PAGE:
Jesus told this parable, “Look at the fig tree and all the trees; as soon as they sprout leaves you can see for yourselves and know that summer is already near. So also, when you see these things taking place, you know that the kingdom of God is near.” The signs will be there for anyone to see. We need only look around us to see that the world is coming to an end.

But there have been so many signs. Thirty years after Jesus’ death, the Romans crushed the Jews in a horrible war that destroyed the Temple in Jerusalem. Many Christians at that time still worshipped at the Temple. How could that not be the beginning of the end? Or what about the fall of the Roman Empire, or the rise and fall of the Nazi Empire, or Stalin’s reign of terror in Russia, Pol Pot in Cambodia or the many other conquests for power that have ended in the deaths of tens of thousands? Were these not the signs of the end?  How could we possibly know what truly signals the end of times?

So, if we humans have proven stunningly bad at reading the signs of the times, what good are passages like this? Why bother with the Apocalypse anyway? We may get an Apocalypse—an end of the world sometime. But the Apocalypse is always immanent. It is the very nature of Apocalypse. Soon and very soon. When will the Apocalypse be now?

Today is the end of the world, right now. This is the day for somebody. Thousands of somebodies, maybe a million or more. All over the world, today is the day of judgment. Many, many people will die today. Many others will reach an important point of decision. For all those people, the end is very near. Passages like this remind us that we don’t have forever to decide what we think about this Jesus of Nazareth. There is a time to decide, and that time is always now.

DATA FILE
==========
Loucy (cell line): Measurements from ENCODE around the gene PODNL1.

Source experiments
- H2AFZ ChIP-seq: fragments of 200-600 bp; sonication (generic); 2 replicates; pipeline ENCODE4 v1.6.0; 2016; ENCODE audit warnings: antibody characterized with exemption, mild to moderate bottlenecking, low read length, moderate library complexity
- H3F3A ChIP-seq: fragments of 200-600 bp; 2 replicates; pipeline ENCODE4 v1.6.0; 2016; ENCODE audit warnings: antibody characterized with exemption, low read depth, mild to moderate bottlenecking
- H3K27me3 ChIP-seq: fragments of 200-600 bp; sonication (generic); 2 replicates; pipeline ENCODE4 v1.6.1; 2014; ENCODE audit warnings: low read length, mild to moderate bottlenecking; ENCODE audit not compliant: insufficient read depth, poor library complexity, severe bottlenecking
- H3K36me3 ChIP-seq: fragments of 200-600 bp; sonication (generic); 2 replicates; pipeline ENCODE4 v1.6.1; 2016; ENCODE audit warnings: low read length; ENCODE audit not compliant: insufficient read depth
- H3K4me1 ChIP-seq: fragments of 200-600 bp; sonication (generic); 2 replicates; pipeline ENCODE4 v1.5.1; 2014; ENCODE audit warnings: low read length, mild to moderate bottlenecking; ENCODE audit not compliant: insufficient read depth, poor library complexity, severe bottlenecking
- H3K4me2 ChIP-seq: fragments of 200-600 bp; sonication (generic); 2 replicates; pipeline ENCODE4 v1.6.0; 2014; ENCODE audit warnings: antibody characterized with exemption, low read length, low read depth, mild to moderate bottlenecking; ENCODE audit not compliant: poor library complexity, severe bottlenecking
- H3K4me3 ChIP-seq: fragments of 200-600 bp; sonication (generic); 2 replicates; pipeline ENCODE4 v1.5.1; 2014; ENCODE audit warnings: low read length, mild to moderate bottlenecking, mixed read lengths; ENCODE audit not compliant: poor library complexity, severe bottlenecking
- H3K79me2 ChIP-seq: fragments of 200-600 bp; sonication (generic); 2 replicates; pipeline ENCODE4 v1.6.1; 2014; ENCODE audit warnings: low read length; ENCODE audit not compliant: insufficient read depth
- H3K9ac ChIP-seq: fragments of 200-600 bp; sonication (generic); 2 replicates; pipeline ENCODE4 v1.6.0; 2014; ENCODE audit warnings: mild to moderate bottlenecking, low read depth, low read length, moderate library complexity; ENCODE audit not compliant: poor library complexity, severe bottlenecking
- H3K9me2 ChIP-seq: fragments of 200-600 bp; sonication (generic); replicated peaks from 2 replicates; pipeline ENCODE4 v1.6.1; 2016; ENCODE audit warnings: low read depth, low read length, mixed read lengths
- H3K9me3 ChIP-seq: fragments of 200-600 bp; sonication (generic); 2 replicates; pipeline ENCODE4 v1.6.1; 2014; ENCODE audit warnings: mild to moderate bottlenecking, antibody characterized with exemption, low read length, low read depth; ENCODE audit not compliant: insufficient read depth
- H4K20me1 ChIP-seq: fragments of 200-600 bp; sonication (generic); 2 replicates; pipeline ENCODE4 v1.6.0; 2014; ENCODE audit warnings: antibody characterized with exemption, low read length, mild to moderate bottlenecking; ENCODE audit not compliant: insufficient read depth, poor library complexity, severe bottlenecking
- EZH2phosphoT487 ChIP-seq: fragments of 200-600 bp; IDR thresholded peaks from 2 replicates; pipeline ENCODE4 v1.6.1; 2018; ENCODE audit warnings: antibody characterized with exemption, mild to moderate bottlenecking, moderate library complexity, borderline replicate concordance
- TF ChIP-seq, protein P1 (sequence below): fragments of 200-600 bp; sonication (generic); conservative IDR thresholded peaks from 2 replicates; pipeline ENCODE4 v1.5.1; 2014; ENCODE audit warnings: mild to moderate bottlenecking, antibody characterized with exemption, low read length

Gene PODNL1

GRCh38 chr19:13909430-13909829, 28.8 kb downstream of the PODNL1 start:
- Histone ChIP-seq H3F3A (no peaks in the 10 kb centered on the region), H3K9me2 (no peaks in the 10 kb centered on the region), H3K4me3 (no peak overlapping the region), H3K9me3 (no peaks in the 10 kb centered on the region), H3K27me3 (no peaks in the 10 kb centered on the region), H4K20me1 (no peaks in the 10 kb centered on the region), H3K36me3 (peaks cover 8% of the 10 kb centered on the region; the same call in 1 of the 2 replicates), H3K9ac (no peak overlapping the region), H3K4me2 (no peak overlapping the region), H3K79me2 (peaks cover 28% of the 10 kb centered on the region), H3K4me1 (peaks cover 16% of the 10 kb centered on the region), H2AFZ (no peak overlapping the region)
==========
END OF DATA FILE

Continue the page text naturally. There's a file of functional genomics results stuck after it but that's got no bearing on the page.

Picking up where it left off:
We always have now. Jesus reminds us that we don’t always have later. Jesus either was who he said he was, the Son of God, or not.  And if he was who he said he was, we can have a relationship with him right now. Then the end of the world is more or less irrelevant, as we have already begun eternal life. But if he wasn’t who he said he was, then he was just plain crazy and we should drop the whole thing. It’s that straightforward.

Passages like the gospel reading for this morning remind us that we are in a radical option situation right now. We can accept or we can reject.  Either way, the Kingdom of God is near. If we accept God, we enter into that kingdom here and now. If we reject God, then we are still standing by waiting and watching. Chicken Little runs around in the fable yelling, scaring everyone with the news that the sky is falling. All that happened was an acorn fell on her head, but she just repeated, “The sky is falling. The sky is falling. The sky is falling,” until everyone but the fox was scared, too.

Today, some folks have said the end is near so often that they can sound about like Chicken Little to us. But try this Christian version: Instead of “The sky is falling,” think “The Kingdom of God is near. The Kingdom of God is near. The Kingdom of God is near.” Because whether Jesus returns in glory before this service is completed or he waits another millennium, the Kingdom of God is near. The Kingdom of God is as near as a prayer. The Kingdom of God is as near as the bread and wine in this communion service. God is here among us, and the Kingdom of God is very near indeed. Jesus says that we are to be on our guard that our hearts are not weighted down. He told us to be alert at all times, praying.

But we need not fear the end of the world. If there is distress among the nations or even if the sky is truly falling, we need not be afraid. That Christ is coming is Good News. And as the Body of Christ gathered on this day, we rejoice that Jesus is not waiting to come into the world at the end of time alone. Yes, we affirm a belief in Jesus’ return in glory at the end of the age, but more importantly, we affirm that Jesus is here in our midst right now as more than two or three are gathered. And in our hearts as we worship, the Kingdom of God is near. Thanks be to God! We need not fear the signs of the times, we only need to trust in our Lord.

+ In the Name of the Father, and of the Son, and of the Holy Spirit. Amen.